Franklin County High Point Trip Report

on St Paul quadrangle sheet

Date: May 5, 2001
Author: Hans Haustein

Hare Mountain was the third of five highpoints I did this day, and it was by far the hardest. The mountain is reached by driving to Dutton (just west of St. Paul) on State Highway 16 and then turning south on the first road and crossing the White River then past Dutton Cemetery on the east. This road continues southeast for 4 miles until it comes to a saddle on the ridge where it comes to a 'T'. Go west at this 'T' past the Liberty Cemetery, the road shortly turns due south to the next road intersection at 2.2 miles. At the next intersection turn west on to National Forest Road (NFR) 1504 (the sign is pretty hard to read) and continue. The next intersection is NFR 1518 and is 2.7 miles from the NFR 1504 sign. Continue on NFR 1504, NFR 1533 is the next intersection and it is 0.7 miles from NFR 1518. From NFR 1533 it is 2.7 miles to a due south turn in the road (it is just past a house on the south side of the road). This is closest point to park to Hare Mountain.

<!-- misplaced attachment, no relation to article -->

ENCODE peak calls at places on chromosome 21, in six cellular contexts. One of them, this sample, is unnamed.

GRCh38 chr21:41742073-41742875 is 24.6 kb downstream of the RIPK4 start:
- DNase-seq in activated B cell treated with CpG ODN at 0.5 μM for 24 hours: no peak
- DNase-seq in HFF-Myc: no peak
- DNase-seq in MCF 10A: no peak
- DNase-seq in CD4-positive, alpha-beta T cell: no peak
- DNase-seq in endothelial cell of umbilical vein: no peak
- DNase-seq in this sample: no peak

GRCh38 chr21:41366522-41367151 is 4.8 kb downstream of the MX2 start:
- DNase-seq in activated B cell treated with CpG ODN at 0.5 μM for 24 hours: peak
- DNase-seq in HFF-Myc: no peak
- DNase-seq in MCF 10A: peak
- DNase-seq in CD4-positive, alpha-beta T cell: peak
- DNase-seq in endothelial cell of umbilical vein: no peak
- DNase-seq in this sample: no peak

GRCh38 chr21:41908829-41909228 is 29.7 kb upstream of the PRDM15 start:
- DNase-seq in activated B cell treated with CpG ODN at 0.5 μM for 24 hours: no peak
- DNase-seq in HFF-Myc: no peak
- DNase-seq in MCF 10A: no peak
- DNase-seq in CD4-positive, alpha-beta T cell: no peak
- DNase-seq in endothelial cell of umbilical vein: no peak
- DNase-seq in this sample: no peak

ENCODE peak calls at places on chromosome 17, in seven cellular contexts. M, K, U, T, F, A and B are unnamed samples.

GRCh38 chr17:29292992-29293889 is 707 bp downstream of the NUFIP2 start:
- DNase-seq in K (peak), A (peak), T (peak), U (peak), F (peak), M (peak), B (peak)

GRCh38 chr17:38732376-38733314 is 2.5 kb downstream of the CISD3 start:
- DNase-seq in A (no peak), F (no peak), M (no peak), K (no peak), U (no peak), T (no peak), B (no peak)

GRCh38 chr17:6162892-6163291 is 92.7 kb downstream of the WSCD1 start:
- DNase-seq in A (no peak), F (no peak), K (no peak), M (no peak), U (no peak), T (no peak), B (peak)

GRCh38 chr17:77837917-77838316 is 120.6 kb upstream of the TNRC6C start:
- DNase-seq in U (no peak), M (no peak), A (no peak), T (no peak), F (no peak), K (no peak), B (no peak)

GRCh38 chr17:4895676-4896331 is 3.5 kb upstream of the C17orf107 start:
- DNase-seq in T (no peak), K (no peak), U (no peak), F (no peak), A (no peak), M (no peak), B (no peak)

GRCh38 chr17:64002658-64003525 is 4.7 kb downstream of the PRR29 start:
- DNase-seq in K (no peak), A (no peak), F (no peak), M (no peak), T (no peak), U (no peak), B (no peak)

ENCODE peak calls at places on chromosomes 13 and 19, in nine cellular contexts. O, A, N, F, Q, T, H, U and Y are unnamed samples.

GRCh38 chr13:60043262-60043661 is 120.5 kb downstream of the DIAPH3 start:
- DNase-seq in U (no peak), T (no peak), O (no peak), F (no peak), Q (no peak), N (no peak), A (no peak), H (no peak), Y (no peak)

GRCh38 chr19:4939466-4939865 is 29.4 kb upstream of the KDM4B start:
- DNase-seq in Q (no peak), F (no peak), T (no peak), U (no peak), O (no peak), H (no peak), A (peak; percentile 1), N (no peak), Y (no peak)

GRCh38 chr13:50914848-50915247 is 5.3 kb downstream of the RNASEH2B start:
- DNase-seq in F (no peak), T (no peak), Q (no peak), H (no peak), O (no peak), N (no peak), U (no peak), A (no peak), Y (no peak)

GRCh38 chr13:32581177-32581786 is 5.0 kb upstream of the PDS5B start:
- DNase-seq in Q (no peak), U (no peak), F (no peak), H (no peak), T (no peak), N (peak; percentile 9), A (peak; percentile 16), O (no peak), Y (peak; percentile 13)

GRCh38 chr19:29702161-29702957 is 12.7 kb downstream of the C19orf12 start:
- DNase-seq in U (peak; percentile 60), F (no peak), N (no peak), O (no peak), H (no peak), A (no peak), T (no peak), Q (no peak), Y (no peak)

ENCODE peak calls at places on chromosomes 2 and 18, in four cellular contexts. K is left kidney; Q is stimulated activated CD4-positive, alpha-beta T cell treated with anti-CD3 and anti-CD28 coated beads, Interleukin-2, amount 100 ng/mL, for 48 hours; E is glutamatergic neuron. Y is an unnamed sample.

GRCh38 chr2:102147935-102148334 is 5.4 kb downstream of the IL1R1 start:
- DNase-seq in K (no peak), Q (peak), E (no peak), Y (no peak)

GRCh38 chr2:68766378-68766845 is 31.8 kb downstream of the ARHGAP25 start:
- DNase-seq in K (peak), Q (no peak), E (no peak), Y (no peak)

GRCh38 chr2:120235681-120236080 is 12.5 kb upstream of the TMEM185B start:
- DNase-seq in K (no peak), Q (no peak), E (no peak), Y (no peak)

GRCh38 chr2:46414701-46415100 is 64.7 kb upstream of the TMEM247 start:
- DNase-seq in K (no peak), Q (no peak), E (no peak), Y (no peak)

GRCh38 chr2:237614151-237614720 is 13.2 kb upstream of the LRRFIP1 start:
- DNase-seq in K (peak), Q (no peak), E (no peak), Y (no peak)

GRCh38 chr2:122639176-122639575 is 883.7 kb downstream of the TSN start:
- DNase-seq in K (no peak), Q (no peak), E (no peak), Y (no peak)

I used a GPS to locate the summit area, it is a good thing because the fog rolled in when I started hiking. The straight line distance is 0.57 miles to the highpoint area from the parking spot. I started up the mountain, climbing up past three benches before I found an overgrown road/trail that headed in northwestern direction. There was a lot of vegetation; I was about mid-thigh deep in May Apples and Poison Ivy for a good part of the bushwhack. I followed this road/trail until it reached the ridge top; it was quite steep. I followed the ridge top in a northerly direction past some old rock walls and then headed in a northeasterly direction toward the highpoint. Walking on the ridge top was relatively easy because of the lack of underbrush. The highpoint area was relatively flat with no noticeable high area, so tramping around is necessary. I couldn't tell if there was a view or not due to the fog.

On my way down, on the ridge top in the area with little ground cover, I noticed what looked to me to be some of Arkansas' #1 cash crop growing on the summit -- and I don't mean rice. So, if you make a trip to Hare Mountain during growing season and especially harvest season, beware.